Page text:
Hart House Theatre’s second theatre production, The Tempest, drew a crowd that filled a little less than half the theatre for its third night, and with good reason.
That was reason was that even after two days of shows, some of the actors still stumbled over their lines and couldn’t quite nail the English accent (or didn’t bother to use one at all, even though it made them stand out in a bad way). Suffice it to say that there were three people in front of me who didn’t even return after the intermission.
We’ll start with the good—which, to be fair, there was quite a lot of. Long-time Hart House Jeremy Hutton did an amazing job of bringing his vision to life on the stage. The set was beautifully done and the music and lighting properly portrayed the magical elements of the play—strobe lights flashed while the spirits danced, for example, and the frequent pauses in the scenes while another character narrated were nicely plotted out and executed.
Easily one of the best things about this production was Ariel (Amaka Umeh). Umeh absolutely became her character and completely won me over with her beautiful singing, dancing, and convincing acting. She was as mystical as she was elegant and a breath of fresh air among the more stale scenes of the play.
The rest of the spirits were just as incredible to watch—all were painted completely white and spent much of the play remaining absolutely still, which was not only impressive but also surprisingly mesmerizing. Their grace and beautiful wardrobe reminded me of the Roman statues you find in history museums. To watch them come to life was a spectacle.
Prospero (Peter Higginson) was also among some of the better actors. Being a veteran to the stage and having played Prospero before, he added life to some of the scenes that would have definitely fallen short without him. To watch such a seasoned actor return to the stage as a character he’d already played once made his performance all the more impressive.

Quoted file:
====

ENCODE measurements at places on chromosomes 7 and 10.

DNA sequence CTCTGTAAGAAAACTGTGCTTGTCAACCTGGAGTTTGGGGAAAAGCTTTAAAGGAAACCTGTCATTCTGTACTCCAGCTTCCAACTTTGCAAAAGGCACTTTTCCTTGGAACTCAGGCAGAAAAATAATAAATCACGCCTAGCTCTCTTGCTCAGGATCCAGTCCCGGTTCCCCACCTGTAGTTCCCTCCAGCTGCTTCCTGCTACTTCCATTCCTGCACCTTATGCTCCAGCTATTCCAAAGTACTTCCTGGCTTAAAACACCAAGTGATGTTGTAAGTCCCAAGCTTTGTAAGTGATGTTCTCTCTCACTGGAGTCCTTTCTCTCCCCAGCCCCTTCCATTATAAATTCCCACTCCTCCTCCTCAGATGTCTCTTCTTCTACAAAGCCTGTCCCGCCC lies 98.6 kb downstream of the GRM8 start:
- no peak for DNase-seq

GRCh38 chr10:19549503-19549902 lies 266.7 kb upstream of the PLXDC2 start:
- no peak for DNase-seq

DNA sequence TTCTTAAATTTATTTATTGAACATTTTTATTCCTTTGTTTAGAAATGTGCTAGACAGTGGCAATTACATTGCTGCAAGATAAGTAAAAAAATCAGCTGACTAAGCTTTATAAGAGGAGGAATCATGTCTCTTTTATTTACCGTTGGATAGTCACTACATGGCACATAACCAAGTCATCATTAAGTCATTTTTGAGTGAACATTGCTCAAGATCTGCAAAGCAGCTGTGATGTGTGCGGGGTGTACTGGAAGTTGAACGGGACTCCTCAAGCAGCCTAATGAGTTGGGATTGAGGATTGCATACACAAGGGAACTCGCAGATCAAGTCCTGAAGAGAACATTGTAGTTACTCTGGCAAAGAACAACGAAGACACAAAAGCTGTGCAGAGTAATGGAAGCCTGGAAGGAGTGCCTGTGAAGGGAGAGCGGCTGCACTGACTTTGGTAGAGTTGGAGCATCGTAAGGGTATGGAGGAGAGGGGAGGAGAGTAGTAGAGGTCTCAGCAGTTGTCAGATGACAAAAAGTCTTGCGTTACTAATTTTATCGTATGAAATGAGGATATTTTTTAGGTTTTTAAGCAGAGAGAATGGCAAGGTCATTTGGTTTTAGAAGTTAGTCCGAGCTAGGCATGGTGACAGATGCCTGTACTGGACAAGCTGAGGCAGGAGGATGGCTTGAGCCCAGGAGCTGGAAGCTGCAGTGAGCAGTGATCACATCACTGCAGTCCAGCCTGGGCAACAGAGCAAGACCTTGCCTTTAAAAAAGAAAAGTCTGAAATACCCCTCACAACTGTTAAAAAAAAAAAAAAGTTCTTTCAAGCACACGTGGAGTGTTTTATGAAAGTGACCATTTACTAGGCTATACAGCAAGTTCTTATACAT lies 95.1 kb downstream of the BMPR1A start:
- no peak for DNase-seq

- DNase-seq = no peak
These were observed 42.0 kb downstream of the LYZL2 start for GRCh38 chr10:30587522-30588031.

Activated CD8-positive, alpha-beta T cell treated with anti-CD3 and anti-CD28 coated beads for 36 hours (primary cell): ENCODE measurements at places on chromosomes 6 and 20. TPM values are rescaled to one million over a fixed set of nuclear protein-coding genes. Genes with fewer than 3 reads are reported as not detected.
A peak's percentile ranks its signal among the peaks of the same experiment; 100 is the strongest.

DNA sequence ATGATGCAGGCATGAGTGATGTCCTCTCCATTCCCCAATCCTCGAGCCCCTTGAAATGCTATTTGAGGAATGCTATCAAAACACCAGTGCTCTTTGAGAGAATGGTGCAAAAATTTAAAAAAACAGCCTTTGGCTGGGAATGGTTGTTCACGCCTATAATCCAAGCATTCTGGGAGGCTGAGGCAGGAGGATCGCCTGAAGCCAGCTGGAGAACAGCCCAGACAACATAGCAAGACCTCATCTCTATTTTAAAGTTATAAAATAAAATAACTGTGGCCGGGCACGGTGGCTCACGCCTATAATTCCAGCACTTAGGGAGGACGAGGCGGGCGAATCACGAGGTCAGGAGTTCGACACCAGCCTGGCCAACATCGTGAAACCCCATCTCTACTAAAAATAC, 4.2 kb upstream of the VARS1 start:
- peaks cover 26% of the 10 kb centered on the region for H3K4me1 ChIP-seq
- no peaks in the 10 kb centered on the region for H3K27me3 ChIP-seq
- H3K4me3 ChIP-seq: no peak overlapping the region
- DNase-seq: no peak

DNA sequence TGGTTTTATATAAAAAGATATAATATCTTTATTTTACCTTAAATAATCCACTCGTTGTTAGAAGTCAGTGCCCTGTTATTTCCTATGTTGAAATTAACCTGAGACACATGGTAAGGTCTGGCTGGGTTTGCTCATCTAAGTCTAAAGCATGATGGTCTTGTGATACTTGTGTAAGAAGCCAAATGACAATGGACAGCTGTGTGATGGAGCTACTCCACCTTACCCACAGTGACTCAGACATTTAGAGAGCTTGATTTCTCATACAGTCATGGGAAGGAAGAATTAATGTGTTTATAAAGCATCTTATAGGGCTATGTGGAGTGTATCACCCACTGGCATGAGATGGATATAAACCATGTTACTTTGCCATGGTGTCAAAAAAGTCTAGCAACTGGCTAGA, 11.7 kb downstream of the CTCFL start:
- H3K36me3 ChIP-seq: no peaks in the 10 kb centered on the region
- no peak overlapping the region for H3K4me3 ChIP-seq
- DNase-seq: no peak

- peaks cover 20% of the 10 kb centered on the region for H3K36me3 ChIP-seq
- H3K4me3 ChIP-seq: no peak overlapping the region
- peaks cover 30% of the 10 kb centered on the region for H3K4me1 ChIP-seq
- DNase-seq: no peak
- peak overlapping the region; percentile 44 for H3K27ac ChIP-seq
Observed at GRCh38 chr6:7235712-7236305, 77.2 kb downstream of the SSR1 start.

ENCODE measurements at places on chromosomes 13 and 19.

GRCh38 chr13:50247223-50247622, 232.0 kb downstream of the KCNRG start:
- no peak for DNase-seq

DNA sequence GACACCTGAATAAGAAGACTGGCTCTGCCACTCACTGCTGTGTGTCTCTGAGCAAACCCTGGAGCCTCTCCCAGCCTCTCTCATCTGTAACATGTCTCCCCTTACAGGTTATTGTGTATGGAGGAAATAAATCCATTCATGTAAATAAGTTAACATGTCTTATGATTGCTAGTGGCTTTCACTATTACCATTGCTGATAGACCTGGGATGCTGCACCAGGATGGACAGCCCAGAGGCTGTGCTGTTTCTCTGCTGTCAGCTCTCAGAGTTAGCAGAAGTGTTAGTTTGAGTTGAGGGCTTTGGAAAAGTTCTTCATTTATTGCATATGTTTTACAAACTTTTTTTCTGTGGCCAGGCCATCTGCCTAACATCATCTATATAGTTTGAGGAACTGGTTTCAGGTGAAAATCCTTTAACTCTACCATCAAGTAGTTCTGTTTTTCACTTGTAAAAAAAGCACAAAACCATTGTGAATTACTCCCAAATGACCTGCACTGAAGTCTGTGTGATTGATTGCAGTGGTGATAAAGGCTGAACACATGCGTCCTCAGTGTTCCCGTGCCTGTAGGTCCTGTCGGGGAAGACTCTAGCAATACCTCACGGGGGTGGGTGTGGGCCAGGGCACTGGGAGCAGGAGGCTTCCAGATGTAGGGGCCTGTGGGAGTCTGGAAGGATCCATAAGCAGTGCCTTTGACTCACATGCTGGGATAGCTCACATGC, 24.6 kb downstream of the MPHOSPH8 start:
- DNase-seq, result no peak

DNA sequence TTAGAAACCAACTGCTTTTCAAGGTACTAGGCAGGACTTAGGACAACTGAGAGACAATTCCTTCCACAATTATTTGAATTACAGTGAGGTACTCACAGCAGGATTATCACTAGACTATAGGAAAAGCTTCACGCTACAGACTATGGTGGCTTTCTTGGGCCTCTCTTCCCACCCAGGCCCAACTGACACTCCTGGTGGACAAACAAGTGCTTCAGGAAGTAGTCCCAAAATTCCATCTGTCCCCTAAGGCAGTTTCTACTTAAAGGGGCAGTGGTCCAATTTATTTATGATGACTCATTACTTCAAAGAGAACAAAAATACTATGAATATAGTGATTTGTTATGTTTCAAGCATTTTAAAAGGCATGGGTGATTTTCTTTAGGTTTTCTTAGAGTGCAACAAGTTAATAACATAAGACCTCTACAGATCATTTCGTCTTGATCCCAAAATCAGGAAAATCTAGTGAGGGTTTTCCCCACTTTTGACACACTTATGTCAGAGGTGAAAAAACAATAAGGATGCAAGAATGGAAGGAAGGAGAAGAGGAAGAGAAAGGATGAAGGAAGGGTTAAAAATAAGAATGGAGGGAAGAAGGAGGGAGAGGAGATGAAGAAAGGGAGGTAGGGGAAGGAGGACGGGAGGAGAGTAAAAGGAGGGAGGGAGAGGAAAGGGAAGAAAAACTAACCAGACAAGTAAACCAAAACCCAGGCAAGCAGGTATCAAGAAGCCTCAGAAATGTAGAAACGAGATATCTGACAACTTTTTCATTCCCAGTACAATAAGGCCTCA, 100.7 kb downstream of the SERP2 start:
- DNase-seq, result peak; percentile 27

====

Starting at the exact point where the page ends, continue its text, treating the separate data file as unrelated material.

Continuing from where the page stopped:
The comic relief offered by Stephano (Paolo Santalucia) and Trinculo (Cameron Laurie) was wonderful and both did a great job of keeping the audience entertained with their drunken antics without trying too hard to sell the audience on their characters.
Caliban (William Foley) also put together a good character. He was very animated—at times, though, a little too animated, which was slightly off-putting to watch.
Miranda (Katherine Fogler) and Ferdinand (Andrei Preda) were where The Tempest fell short. Fogler’s delivery was awkward and unconvincing; she stumbled over her lines at times, and alongside the more experienced actors like Higginson, missteps like that really stood out. Worse, her English accent was barely detectable.
Preda’s performance was just as unsatisfying, remaining monotonous through just about every one of his lines. The scenes where Ferdinand was supposed to show some sort of emotion sounded like nothing but sarcasm on his part, and the sad thing is I’m pretty sure it was unintentional.
Despite all the good of the experienced actors, wonderful set design, music, and lighting, within the first few scenes of the play I could see people growing restless and slumping down in their seats. To be honest, I found myself doing the same. I’m not sure if I would recommend this play to a friend, because although part of me wants to overpay for a ticket just to see the good parts again, the bad parts made the other part of me want to leave before intermission.